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Simplified advice will only work if linked to ‘reduction in adviser liability’

Simplified advice will only work if linked to ‘reduction in adviser liability’

Industry members have largely welcomed the regulator’s proposal of relaxing independent advice rules but some have argued there needs to be a lower level of adviser liability to work.

In a consultation paper, published today (November 30), the FCA said it would create a separate, simplified financial advice regime to improve people’s access to financial advice.

The FCA said this would make it cheaper and easier for firms to advise consumers about certain mainstream investments within stocks and shares Isas.  

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Derek Bradley, founder and chief executive of PanaceaAdviser, said the FCA's work sounded great but if the attempted move to simplified advice does not see a match in a reduction of adviser liability, it will not work. 

“At some later date the client on the receiving end of that simplification could claim they were mis-sold due to a myriad of factors that can apply with the benefit of hindsight,” he said. 

“For example, an unforeseen change in circumstances, a change in market conditions, affordability, a retrospectively change of investment attitudes even dare I say it, changing advisers that results in a 'I wouldn’t have advised you to do that' situation. 

“Any mis-sale will be based on a ‘coulda, woulda, shoulda' format and simplification should not see that door left open.”

He added: “Simplified advice can work only if it is linked to a simplified, lower level or even removal of liability.”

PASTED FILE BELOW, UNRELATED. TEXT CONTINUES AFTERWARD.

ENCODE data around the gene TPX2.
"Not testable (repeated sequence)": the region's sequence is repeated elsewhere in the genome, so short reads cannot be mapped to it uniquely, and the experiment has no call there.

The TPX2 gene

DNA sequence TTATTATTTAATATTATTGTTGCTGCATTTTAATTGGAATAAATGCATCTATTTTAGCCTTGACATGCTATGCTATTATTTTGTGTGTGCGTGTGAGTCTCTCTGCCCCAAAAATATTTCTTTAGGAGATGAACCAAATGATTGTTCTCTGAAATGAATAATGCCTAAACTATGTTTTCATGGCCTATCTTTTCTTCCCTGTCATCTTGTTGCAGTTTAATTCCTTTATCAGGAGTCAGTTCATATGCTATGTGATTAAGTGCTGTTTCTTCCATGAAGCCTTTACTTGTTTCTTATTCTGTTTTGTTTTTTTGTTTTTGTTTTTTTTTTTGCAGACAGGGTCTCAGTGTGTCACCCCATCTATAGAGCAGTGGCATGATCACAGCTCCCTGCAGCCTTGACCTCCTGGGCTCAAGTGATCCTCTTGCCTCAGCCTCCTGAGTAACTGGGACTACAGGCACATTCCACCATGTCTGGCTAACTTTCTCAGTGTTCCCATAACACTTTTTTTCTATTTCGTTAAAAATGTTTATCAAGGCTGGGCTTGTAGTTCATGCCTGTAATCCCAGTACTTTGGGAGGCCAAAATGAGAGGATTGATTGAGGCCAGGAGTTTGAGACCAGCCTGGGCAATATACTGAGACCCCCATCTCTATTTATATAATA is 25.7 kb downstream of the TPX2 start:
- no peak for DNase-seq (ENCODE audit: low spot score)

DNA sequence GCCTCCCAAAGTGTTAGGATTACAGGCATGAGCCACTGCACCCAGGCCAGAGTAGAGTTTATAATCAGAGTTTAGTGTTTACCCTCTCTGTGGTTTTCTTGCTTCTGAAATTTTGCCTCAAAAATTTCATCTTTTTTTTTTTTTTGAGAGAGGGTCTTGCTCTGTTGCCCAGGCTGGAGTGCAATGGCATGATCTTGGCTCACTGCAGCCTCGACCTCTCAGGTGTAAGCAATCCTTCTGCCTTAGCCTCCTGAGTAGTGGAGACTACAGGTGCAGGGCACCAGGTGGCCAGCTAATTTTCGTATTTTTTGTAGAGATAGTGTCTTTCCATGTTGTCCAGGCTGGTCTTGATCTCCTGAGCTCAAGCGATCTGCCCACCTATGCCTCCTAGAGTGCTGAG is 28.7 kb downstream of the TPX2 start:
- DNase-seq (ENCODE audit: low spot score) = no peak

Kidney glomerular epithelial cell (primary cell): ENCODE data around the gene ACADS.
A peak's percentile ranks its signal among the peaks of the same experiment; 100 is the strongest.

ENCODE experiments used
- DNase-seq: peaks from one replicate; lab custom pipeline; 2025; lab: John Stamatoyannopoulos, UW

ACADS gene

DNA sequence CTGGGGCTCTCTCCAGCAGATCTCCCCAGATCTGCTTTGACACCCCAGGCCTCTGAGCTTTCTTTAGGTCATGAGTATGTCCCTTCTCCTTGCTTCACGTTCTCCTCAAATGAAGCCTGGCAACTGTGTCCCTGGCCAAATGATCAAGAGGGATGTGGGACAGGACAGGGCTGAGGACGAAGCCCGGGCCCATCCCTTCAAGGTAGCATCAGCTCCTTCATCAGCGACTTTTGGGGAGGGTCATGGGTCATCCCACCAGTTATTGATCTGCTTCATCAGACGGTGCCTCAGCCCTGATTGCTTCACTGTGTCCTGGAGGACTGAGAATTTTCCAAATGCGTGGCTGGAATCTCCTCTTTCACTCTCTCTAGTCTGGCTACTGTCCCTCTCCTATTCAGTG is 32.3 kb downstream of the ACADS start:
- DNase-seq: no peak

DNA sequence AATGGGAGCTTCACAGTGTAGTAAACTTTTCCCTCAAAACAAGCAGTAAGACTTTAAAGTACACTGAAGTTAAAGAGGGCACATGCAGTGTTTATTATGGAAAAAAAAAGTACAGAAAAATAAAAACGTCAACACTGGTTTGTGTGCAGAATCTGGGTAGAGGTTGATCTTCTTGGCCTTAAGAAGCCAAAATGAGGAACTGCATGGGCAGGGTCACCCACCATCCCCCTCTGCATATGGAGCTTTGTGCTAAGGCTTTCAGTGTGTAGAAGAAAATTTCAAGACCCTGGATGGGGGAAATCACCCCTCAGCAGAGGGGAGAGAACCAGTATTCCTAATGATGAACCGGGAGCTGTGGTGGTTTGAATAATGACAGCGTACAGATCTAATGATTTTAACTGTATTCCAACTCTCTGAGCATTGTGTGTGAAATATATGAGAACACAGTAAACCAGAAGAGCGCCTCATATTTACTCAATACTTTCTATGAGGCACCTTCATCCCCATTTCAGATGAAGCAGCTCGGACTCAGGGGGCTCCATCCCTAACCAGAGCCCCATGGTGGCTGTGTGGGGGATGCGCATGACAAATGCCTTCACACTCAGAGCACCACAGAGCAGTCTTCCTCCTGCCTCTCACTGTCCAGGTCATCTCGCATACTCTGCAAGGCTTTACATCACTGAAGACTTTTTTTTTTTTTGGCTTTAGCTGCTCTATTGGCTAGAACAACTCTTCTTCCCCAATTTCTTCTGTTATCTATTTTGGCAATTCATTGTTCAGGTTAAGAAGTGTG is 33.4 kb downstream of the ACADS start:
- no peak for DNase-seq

Likewise, Kusal Ariyawansa, a chartered financial planner at Appleton Gerrard, said simplification of advice is "long overdue", provided the public can be made aware of the limitation of what they receive and their potential complaints, otherwise “the process veers towards corporate suicide”. 

“No client has rung me during any of the recent downturns, concerned about their money, and that is because of the considerable time invested learning about how things work, understanding what can go wrong and whether they'll actually be affected,” he said.

“If we can't spend such time educating, because people expect to pay much less, the outcomes for both the adviser and client are not going to be what was expected.”

Ariyawansa said everyone wants to provide cost-effective advice for straightforward needs. 

“At present, the regulator is torn between the all-or-nothing approach supplemented by a complaints culture and our fear of the latent complaint,” he said.

Using himself as an example, Ariyawansa explained that for an individual with some spare cash in a bank, they may seek advice on how best to invest it. 

“I won't need a full financial plan detailing all the what-ifs. They most certainly will be put off if given lots of documents about the whole process...such as platform and fund due diligence.

“I expect a quick answer to my simple need.”

However, he added that the problem comes when an individual sees a statement where the money has gone down in value.